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Suppose that today is your last of work. You are now saying thanks to one of your colleagues.

(1) Thank you for taking time out of your busy days to run errands for me.

(2) Thank you for taking the time out of your busy days to run errands for me.

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  • The example sentence confuses me. Why are people running errands for me on my last day of work? I realize this probably doesn't interfere with your question, but it might, and it will confuse people and deter them from answering. If you explain the situation, I might suggest a more natural way of phrasing it – gotube Jun 2 at 4:51
  • I can't explain why, but your 2nd example sounds unnatural to me. On the other hand there are other cases where it would sound wrong without the article. – The Photon Jun 2 at 5:43
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They both sound a bit unnatural, but the first choice is preferable.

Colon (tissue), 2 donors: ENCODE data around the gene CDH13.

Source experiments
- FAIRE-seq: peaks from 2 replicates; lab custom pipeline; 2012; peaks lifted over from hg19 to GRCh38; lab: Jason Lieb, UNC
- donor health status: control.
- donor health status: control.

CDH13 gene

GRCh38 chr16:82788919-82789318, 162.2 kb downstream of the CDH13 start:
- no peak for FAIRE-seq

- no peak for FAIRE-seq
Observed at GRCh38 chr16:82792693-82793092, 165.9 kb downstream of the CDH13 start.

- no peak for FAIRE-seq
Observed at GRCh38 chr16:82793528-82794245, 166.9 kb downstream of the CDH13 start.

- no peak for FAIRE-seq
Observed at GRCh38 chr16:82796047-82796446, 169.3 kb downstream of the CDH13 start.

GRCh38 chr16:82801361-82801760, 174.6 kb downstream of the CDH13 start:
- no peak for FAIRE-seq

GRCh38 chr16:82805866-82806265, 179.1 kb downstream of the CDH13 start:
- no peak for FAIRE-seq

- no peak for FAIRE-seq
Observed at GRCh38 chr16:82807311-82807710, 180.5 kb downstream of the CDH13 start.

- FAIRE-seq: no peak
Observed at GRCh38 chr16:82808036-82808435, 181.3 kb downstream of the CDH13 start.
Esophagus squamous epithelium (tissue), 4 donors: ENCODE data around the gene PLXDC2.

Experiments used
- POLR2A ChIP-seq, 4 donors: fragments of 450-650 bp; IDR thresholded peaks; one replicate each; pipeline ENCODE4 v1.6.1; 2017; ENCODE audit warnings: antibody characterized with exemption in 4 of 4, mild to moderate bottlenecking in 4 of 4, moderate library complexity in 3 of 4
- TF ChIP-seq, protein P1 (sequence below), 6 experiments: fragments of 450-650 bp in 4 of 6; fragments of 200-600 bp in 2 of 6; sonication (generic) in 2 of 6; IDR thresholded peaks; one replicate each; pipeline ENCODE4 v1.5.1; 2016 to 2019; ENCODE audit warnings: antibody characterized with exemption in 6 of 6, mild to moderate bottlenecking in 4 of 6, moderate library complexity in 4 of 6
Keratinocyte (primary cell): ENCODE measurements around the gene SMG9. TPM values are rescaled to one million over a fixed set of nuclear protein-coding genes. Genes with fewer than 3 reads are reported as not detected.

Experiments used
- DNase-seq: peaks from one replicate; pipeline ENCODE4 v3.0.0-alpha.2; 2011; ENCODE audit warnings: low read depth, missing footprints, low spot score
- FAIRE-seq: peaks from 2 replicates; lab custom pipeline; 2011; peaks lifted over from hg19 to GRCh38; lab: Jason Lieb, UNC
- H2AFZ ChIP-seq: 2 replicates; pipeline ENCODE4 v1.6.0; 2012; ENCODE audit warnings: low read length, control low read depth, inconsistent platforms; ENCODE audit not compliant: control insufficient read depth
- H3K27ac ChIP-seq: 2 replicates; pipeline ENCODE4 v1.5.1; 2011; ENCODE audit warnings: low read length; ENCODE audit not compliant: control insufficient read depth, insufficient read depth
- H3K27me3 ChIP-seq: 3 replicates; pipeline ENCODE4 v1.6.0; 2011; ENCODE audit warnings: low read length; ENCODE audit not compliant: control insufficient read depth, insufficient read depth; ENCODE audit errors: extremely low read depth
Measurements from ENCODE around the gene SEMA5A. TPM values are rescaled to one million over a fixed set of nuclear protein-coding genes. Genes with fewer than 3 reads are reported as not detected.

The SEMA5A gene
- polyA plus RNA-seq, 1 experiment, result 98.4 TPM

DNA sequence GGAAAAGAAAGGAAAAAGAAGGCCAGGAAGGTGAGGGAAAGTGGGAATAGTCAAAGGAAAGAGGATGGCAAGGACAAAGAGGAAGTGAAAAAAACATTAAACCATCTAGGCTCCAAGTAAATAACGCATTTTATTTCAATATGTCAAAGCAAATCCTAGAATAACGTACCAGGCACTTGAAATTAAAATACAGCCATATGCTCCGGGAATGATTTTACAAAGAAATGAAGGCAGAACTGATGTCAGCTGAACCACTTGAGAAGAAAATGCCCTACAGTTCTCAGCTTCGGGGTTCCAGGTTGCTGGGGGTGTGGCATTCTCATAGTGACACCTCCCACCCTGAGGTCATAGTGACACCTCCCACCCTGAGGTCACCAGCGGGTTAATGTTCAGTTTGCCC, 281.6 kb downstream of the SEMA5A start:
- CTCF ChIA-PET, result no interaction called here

"The" is a definite article, and should refer to something definite and specific. Therefore, if you wanted to say "the", you might say:

Thank you for taking the time out of your day (today), to run errands for me.

That is one day, and one block of time, so the word "the" fits.

On the other hand, if you are talking about "busy days", which are many days, and many different times, the uncountable version of the word "time" (without an article) sounds better.

And, which usages would be the most natural? In addition to the above mentioned example, you could also construct a sentence without "out of your days":

Thank you for taking time to run errands for me.

Thank you for taking the time to assist me.

and, you could insert the phrase "on many occasions" there.

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